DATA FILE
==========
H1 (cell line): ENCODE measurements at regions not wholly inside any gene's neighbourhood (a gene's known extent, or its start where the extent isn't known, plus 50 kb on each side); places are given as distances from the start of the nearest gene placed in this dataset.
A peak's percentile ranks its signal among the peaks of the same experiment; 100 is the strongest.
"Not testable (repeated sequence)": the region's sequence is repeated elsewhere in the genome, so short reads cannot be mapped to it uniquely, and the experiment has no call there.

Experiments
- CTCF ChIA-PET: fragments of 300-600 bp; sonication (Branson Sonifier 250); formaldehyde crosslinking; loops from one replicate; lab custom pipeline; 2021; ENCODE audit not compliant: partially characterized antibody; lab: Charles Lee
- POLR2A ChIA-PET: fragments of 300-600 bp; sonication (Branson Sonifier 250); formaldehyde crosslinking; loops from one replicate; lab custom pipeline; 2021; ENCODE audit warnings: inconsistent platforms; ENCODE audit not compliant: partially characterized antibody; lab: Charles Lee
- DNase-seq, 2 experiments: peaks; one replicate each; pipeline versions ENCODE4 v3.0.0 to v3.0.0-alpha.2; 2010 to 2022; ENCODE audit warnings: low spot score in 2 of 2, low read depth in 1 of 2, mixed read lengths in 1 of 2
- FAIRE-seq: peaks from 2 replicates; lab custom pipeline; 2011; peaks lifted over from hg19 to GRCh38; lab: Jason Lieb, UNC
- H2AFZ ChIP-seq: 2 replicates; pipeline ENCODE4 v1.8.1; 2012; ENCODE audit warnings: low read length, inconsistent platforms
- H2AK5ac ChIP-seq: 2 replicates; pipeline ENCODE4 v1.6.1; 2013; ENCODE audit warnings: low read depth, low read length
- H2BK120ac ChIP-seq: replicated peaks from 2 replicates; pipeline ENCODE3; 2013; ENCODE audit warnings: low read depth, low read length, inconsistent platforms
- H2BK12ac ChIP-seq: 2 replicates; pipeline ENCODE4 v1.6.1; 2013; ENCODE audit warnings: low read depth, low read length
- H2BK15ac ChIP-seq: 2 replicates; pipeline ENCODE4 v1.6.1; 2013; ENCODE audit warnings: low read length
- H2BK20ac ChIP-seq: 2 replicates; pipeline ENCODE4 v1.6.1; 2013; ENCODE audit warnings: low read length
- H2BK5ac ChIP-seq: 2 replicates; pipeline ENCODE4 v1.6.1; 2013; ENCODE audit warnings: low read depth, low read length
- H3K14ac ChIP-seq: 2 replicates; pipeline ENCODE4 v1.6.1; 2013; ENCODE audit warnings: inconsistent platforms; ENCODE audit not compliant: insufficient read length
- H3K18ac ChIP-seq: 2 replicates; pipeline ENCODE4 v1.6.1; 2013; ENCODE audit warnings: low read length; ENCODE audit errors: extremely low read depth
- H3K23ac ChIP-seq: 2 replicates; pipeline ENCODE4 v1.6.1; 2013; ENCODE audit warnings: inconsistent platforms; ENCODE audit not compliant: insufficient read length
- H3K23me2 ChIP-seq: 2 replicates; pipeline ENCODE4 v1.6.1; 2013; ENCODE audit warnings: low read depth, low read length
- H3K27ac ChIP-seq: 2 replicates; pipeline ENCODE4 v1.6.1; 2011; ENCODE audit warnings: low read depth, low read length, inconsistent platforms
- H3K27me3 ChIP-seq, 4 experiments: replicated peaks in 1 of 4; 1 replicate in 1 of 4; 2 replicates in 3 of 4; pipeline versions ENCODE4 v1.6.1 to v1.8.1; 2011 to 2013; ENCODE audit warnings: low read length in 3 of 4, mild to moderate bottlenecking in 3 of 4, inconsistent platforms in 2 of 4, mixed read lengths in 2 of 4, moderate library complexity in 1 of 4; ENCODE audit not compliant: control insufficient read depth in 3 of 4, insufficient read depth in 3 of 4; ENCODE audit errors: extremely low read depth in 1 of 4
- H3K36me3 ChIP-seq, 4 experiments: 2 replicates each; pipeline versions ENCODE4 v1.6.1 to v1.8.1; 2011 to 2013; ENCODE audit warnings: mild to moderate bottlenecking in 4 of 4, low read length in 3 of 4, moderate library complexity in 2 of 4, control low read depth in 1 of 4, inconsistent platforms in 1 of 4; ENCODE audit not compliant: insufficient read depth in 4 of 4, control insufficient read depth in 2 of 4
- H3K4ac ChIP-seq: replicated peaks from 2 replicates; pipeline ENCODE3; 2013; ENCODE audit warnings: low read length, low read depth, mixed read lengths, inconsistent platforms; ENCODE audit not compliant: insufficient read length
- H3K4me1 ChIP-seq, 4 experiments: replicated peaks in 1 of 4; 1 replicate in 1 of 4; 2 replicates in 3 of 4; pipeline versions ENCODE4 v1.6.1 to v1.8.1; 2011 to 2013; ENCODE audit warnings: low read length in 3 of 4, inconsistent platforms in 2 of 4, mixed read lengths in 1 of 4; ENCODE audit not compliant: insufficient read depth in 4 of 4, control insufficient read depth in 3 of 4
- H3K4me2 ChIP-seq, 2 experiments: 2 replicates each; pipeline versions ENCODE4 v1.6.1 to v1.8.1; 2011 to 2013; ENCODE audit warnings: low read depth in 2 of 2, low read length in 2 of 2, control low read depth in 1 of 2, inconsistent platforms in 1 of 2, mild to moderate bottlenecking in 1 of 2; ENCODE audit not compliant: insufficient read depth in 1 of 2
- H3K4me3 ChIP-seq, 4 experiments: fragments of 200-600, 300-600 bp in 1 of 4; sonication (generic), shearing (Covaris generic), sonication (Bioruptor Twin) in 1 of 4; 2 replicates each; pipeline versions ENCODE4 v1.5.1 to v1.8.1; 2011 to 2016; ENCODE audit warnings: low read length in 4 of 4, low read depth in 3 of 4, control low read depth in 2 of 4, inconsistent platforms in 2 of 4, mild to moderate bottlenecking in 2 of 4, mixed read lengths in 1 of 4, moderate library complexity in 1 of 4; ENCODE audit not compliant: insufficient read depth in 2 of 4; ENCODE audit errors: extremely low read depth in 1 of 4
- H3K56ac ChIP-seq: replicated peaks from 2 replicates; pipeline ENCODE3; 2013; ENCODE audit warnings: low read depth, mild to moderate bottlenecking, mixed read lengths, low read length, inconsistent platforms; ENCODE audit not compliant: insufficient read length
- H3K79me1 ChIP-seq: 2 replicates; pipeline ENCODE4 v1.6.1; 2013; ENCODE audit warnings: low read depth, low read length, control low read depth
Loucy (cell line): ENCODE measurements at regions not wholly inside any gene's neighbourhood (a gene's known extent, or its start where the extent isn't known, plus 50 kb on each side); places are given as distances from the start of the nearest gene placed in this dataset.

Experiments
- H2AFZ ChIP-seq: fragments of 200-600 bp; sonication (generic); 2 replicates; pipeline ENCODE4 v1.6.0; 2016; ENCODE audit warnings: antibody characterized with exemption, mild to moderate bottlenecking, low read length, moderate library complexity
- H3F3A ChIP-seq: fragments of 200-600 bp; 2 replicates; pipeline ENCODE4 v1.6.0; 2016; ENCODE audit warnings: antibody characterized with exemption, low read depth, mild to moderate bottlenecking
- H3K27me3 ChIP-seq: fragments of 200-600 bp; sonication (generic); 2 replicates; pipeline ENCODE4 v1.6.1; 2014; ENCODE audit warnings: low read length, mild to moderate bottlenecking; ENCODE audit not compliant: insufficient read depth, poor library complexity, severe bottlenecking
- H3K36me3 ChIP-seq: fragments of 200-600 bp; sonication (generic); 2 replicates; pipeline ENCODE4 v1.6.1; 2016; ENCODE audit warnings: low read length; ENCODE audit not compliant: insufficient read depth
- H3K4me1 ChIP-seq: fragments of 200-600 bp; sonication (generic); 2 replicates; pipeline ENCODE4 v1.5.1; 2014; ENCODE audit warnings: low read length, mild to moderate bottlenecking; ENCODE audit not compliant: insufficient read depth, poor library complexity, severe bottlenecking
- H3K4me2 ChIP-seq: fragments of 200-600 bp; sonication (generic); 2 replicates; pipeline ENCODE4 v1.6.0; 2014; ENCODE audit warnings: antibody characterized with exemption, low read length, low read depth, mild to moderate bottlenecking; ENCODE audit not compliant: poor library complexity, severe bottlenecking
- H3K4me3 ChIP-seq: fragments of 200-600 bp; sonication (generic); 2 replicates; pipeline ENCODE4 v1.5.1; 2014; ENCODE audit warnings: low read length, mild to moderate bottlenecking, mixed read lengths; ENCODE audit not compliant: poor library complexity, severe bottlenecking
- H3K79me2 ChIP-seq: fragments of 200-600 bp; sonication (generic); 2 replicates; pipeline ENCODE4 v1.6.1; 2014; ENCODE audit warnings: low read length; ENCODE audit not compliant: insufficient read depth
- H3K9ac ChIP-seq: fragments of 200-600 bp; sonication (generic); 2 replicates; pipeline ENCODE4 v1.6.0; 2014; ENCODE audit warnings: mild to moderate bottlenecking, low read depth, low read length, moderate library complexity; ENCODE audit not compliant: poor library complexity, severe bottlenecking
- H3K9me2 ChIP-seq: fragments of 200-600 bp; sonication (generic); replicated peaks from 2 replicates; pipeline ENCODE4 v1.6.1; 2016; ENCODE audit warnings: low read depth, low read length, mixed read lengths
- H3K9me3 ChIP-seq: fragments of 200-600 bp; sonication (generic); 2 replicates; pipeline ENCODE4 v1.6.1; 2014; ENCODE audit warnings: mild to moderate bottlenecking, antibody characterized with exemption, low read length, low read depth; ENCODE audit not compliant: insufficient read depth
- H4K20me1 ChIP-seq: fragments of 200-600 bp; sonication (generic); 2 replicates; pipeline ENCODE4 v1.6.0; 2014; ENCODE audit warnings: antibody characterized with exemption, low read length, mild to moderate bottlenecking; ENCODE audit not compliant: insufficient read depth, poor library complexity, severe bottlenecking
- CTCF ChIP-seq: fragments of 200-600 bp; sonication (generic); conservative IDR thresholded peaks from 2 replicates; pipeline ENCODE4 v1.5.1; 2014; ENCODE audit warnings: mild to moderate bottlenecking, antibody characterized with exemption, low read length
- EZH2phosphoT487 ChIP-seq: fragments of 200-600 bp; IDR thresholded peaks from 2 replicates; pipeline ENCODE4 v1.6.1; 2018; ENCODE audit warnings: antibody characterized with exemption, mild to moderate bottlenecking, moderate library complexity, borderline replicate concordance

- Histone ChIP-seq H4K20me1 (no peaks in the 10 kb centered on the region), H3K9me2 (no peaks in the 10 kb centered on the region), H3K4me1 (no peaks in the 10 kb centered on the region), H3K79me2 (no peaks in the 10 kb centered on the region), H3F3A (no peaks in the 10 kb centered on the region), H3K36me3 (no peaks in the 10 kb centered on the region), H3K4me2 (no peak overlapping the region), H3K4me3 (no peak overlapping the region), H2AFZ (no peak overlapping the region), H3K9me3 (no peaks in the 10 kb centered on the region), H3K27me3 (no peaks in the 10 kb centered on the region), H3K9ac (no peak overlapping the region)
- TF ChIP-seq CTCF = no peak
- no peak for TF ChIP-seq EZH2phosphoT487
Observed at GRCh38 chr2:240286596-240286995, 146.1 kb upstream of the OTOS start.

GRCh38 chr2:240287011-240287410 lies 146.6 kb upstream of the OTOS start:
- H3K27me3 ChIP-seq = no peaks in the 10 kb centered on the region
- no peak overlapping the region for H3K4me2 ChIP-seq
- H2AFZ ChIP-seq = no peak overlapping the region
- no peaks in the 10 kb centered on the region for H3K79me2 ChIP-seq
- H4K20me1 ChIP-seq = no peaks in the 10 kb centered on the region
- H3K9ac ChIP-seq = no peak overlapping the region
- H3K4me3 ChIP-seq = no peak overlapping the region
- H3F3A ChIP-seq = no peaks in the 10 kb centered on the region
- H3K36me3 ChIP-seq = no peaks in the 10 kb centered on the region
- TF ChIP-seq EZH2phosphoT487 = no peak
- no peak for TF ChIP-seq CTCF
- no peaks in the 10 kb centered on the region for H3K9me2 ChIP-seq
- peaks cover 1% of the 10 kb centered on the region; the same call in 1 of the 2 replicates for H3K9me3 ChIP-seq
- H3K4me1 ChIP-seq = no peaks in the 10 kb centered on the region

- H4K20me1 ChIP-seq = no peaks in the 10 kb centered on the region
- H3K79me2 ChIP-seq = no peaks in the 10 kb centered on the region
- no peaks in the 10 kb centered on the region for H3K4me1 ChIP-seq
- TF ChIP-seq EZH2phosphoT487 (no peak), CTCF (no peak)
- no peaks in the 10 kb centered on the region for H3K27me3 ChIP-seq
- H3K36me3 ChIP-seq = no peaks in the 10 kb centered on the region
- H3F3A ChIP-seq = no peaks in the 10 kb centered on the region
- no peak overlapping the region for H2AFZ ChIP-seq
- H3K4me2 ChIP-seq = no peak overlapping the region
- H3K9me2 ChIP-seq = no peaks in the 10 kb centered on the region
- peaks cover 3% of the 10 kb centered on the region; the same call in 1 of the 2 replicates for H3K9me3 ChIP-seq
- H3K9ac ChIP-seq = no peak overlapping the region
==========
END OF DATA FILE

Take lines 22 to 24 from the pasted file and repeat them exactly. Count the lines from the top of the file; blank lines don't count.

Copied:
- H3K36me3 ChIP-seq, 4 experiments: 2 replicates each; pipeline versions ENCODE4 v1.6.1 to v1.8.1; 2011 to 2013; ENCODE audit warnings: mild to moderate bottlenecking in 4 of 4, low read length in 3 of 4, moderate library complexity in 2 of 4, control low read depth in 1 of 4, inconsistent platforms in 1 of 4; ENCODE audit not compliant: insufficient read depth in 4 of 4, control insufficient read depth in 2 of 4
- H3K4ac ChIP-seq: replicated peaks from 2 replicates; pipeline ENCODE3; 2013; ENCODE audit warnings: low read length, low read depth, mixed read lengths, inconsistent platforms; ENCODE audit not compliant: insufficient read length
- H3K4me1 ChIP-seq, 4 experiments: replicated peaks in 1 of 4; 1 replicate in 1 of 4; 2 replicates in 3 of 4; pipeline versions ENCODE4 v1.6.1 to v1.8.1; 2011 to 2013; ENCODE audit warnings: low read length in 3 of 4, inconsistent platforms in 2 of 4, mixed read lengths in 1 of 4; ENCODE audit not compliant: insufficient read depth in 4 of 4, control insufficient read depth in 3 of 4